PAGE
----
Keeble & Shuchat Photography had an online site as well but the locals mainly used it as a reference and there were not much national sales. ‘When Amazon started collecting sales tax in California three years ago, we initially noticed a little increase in our sales,’ he adds. ‘But the ratio of customers going to New York retailers as opposed to Amazon is 75/25.’ He is not bitter at his store going away and even adds, ‘We made a lot of money the first few years from digital as it was very profitable.’
Ritz Camera which was started in 1918 ended up being the largest camera-store chain in the US with 1200 stores in 48 states plus the District of Columbia and estimated annual revenues of $1.34 billion as reported by Forbes in 2002, but today has almost vanished with only five stores remaining and being run by another company which bought out the name. This huge number was achieved by acquiring and merging with other photo chains, including Wolf Camera which had 700 of its own stores nationwide — 70 in just Atlanta alone (with one mall having 2 Wolf Camera stores), and 50 in Chicago and lesser amounts in Dallas and other cities.
Wolf Camera at one time had 70 percent of the Atlanta camera, lenses and accessories market share. Ritz Camera/Wolf Camera had a business model that failed. Both based it on film processing or 1-hr processing especially in malls where you could drop off the film roll, finish your shopping and then pick up your prints. Digital ran them out of business when people could view their images without having to pay for paper prints.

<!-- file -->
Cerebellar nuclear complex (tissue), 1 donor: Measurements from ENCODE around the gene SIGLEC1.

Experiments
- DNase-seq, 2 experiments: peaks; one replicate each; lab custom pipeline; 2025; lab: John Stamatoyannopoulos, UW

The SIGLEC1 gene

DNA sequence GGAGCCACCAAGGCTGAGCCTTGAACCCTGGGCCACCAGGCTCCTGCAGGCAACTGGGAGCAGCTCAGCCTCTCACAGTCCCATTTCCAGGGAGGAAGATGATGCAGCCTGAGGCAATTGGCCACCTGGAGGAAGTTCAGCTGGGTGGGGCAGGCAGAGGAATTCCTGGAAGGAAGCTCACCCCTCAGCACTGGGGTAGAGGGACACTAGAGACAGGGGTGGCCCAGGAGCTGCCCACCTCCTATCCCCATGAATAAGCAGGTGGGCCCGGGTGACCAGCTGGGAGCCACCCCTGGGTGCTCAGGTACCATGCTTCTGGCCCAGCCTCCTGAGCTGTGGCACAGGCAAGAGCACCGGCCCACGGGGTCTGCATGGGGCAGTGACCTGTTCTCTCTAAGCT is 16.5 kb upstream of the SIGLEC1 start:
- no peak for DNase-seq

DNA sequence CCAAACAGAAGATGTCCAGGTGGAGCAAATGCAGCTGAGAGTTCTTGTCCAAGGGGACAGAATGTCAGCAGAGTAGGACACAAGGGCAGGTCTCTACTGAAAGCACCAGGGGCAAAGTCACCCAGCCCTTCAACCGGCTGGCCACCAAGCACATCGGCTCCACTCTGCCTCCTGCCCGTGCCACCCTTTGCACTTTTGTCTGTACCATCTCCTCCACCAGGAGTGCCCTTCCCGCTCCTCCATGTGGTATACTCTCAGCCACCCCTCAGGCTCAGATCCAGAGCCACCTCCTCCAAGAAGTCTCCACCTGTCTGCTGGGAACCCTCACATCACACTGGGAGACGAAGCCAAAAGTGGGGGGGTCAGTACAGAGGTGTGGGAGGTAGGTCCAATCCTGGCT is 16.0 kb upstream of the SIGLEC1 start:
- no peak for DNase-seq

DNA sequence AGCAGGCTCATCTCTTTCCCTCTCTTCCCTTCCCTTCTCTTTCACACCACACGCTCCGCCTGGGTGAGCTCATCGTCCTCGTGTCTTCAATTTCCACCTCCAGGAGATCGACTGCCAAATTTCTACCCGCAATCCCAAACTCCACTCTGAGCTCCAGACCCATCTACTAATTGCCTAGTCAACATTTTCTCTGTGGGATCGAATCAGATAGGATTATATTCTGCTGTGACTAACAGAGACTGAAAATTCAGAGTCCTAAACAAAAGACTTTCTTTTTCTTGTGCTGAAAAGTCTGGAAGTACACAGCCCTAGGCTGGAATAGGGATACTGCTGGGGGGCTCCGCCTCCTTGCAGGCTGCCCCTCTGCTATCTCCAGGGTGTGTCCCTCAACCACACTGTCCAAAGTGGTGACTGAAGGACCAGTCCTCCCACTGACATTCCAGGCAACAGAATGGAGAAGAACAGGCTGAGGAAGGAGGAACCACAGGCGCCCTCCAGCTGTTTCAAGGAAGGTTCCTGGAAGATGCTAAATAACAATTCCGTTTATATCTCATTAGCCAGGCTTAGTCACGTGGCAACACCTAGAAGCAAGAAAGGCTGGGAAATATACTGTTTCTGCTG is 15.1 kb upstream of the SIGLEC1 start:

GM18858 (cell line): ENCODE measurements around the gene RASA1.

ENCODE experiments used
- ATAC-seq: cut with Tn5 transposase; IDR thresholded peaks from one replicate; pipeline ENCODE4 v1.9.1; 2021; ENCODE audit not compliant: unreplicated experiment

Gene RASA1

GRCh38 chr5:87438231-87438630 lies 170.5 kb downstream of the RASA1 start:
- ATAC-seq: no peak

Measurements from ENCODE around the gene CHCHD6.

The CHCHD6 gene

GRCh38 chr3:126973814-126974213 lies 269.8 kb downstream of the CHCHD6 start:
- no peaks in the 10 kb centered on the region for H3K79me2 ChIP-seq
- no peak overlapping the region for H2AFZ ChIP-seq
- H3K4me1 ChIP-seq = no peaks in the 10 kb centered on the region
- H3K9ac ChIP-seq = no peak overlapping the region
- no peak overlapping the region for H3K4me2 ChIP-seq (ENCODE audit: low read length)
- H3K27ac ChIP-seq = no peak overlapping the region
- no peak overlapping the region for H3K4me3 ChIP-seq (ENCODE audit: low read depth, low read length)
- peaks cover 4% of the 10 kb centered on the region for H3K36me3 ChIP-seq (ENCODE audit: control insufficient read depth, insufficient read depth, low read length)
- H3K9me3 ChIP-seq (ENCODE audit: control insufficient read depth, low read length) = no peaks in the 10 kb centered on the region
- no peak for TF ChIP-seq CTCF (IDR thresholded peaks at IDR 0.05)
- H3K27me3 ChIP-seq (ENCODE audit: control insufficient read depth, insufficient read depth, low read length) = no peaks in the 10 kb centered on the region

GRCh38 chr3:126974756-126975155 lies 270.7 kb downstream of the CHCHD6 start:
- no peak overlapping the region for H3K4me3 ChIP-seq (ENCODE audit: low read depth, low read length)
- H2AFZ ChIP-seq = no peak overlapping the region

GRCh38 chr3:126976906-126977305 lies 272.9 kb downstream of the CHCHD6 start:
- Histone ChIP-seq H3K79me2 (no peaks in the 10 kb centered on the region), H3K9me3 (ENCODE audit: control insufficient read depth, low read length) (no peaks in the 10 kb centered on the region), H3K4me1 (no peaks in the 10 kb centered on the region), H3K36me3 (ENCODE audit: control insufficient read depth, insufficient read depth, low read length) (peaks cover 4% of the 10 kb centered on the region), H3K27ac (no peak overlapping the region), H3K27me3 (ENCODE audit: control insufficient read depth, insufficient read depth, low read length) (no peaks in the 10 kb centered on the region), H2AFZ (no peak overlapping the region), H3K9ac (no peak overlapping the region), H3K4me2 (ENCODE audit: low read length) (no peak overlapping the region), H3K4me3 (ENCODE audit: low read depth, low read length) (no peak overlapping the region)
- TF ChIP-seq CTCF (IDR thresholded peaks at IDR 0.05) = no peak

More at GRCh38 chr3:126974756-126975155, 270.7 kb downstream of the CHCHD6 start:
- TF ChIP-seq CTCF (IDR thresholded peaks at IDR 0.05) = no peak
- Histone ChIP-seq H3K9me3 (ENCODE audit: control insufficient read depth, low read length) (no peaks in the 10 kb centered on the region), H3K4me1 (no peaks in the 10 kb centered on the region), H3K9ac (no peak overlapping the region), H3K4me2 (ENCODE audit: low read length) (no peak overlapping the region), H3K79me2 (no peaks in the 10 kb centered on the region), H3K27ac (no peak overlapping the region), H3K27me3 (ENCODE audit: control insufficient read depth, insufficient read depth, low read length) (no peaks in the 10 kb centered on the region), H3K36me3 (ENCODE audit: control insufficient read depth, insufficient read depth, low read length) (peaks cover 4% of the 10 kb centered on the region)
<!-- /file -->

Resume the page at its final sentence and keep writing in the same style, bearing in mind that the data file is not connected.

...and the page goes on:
Chuck Wolf (pictured right), a relative of Benjamin Ritz (who started Ritz Camera almost 100 years ago), said, ‘Ritz Camera and Wolf Camera were about the same thing and sold a lot of cameras, but mostly the business profit was from photo finishing. So 40 percent of my business was photo finishing and 60 percent was other sales including cameras and accessories. And the 40 percent that I sold on photo finishing was a lot more profitable.”
“In my days you made 20-25 percent on a purchase (camera sales), but we probably averaged about a third as we sold accessories with it, camera bags, service contracts, filters and tripods and now it is below 10 percent (margin) on just cameras or maybe even 8 percent, and have to wait for rebates, I understand, and you don’t make any profit.
‘It’s not a real healthy thing to be a retailer of cameras right now. Photo finishing was 70-75 percent gross profit, maybe more. People used to bring 3-4 rolls of 36 exposures and that was about $15 a bag (each roll).’
Wolf who says ‘a photo is not a photo until it is printed’ has been beaten by electronic devices, which have made viewing prints easier than shuffling through paper albums. And cheaper too!
(Chuck Wolf still operates a single store in Georgia, Chuck Wolf’s Photo Design Bar, specialising in photographic print services.)
Phil Mistry is a photographer, teacher and writer based in Atlanta, GA. He started one of the first digital camera classes in New York City at International Center of Photography in the 90s. You can reach him here. This article was originally published in Petapixel. Reproduced by permission of the author.